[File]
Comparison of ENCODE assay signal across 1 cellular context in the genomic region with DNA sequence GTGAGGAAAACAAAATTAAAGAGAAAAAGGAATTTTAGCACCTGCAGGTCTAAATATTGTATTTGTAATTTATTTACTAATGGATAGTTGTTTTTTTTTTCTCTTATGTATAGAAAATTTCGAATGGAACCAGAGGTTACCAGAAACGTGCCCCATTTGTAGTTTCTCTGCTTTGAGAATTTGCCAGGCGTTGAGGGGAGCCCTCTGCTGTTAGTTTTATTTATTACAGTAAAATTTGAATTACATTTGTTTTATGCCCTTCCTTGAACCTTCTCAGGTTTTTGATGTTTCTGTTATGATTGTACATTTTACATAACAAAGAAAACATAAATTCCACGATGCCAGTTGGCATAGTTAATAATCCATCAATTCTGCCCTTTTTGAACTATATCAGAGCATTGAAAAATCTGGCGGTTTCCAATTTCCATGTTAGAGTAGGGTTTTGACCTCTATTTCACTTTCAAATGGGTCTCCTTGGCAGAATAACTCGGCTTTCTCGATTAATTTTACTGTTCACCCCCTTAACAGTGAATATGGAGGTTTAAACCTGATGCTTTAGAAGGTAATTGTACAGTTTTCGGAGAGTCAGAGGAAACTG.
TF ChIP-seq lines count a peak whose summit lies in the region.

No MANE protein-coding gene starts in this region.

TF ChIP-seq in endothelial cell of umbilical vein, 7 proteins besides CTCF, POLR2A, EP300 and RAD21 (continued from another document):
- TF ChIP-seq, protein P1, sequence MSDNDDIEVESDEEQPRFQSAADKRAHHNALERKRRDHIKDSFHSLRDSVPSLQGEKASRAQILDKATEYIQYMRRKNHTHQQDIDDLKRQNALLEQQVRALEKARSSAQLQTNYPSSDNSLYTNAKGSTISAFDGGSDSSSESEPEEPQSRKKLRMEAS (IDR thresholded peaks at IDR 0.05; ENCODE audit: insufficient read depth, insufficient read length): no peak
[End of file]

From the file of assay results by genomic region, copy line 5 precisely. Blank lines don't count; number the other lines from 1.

- TF ChIP-seq, protein P1, sequence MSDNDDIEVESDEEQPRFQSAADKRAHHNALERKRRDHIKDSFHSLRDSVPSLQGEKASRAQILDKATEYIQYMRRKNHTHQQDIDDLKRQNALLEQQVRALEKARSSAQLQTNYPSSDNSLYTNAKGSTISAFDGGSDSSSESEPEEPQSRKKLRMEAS (IDR thresholded peaks at IDR 0.05; ENCODE audit: insufficient read depth, insufficient read length): no peak